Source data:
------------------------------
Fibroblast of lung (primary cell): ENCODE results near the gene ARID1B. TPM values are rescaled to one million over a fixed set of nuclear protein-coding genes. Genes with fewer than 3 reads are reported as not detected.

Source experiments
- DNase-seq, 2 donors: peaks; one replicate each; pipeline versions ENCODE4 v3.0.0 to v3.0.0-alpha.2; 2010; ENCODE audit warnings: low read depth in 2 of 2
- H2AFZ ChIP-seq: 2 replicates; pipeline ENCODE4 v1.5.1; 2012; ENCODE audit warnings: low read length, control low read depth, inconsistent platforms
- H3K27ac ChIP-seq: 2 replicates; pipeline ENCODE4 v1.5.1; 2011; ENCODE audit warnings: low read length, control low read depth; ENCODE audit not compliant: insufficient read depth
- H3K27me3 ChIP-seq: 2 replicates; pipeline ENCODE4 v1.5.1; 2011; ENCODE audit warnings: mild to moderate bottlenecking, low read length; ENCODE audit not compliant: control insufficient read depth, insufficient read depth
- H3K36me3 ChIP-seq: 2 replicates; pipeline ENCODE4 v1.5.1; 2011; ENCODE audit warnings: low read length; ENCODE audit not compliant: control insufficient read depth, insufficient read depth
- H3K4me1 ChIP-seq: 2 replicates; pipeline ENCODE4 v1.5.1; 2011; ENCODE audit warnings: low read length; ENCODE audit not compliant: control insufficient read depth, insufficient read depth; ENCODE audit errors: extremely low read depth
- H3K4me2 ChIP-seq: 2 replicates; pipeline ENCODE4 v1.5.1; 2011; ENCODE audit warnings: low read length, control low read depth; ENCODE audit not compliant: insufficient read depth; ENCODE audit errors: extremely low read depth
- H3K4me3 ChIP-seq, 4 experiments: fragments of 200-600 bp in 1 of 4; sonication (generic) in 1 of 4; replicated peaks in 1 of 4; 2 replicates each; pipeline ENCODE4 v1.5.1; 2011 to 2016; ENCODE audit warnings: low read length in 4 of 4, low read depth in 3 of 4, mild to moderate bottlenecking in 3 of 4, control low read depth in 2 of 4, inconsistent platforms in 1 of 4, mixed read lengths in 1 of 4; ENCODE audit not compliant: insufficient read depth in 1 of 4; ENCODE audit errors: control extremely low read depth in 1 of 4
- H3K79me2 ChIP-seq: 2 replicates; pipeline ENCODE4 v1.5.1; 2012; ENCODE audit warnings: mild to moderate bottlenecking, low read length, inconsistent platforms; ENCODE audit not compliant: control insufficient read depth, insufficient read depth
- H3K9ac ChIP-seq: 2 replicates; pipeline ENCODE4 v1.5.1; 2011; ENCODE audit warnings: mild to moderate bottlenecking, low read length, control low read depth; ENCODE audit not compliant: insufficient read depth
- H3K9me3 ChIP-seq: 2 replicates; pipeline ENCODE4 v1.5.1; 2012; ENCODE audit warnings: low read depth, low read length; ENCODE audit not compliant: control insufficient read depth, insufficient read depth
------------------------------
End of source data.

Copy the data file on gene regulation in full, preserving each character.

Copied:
Fibroblast of lung (primary cell): ENCODE results near the gene ARID1B. TPM values are rescaled to one million over a fixed set of nuclear protein-coding genes. Genes with fewer than 3 reads are reported as not detected.

Source experiments
- DNase-seq, 2 donors: peaks; one replicate each; pipeline versions ENCODE4 v3.0.0 to v3.0.0-alpha.2; 2010; ENCODE audit warnings: low read depth in 2 of 2
- H2AFZ ChIP-seq: 2 replicates; pipeline ENCODE4 v1.5.1; 2012; ENCODE audit warnings: low read length, control low read depth, inconsistent platforms
- H3K27ac ChIP-seq: 2 replicates; pipeline ENCODE4 v1.5.1; 2011; ENCODE audit warnings: low read length, control low read depth; ENCODE audit not compliant: insufficient read depth
- H3K27me3 ChIP-seq: 2 replicates; pipeline ENCODE4 v1.5.1; 2011; ENCODE audit warnings: mild to moderate bottlenecking, low read length; ENCODE audit not compliant: control insufficient read depth, insufficient read depth
- H3K36me3 ChIP-seq: 2 replicates; pipeline ENCODE4 v1.5.1; 2011; ENCODE audit warnings: low read length; ENCODE audit not compliant: control insufficient read depth, insufficient read depth
- H3K4me1 ChIP-seq: 2 replicates; pipeline ENCODE4 v1.5.1; 2011; ENCODE audit warnings: low read length; ENCODE audit not compliant: control insufficient read depth, insufficient read depth; ENCODE audit errors: extremely low read depth
- H3K4me2 ChIP-seq: 2 replicates; pipeline ENCODE4 v1.5.1; 2011; ENCODE audit warnings: low read length, control low read depth; ENCODE audit not compliant: insufficient read depth; ENCODE audit errors: extremely low read depth
- H3K4me3 ChIP-seq, 4 experiments: fragments of 200-600 bp in 1 of 4; sonication (generic) in 1 of 4; replicated peaks in 1 of 4; 2 replicates each; pipeline ENCODE4 v1.5.1; 2011 to 2016; ENCODE audit warnings: low read length in 4 of 4, low read depth in 3 of 4, mild to moderate bottlenecking in 3 of 4, control low read depth in 2 of 4, inconsistent platforms in 1 of 4, mixed read lengths in 1 of 4; ENCODE audit not compliant: insufficient read depth in 1 of 4; ENCODE audit errors: control extremely low read depth in 1 of 4
- H3K79me2 ChIP-seq: 2 replicates; pipeline ENCODE4 v1.5.1; 2012; ENCODE audit warnings: mild to moderate bottlenecking, low read length, inconsistent platforms; ENCODE audit not compliant: control insufficient read depth, insufficient read depth
- H3K9ac ChIP-seq: 2 replicates; pipeline ENCODE4 v1.5.1; 2011; ENCODE audit warnings: mild to moderate bottlenecking, low read length, control low read depth; ENCODE audit not compliant: insufficient read depth
- H3K9me3 ChIP-seq: 2 replicates; pipeline ENCODE4 v1.5.1; 2012; ENCODE audit warnings: low read depth, low read length; ENCODE audit not compliant: control insufficient read depth, insufficient read depth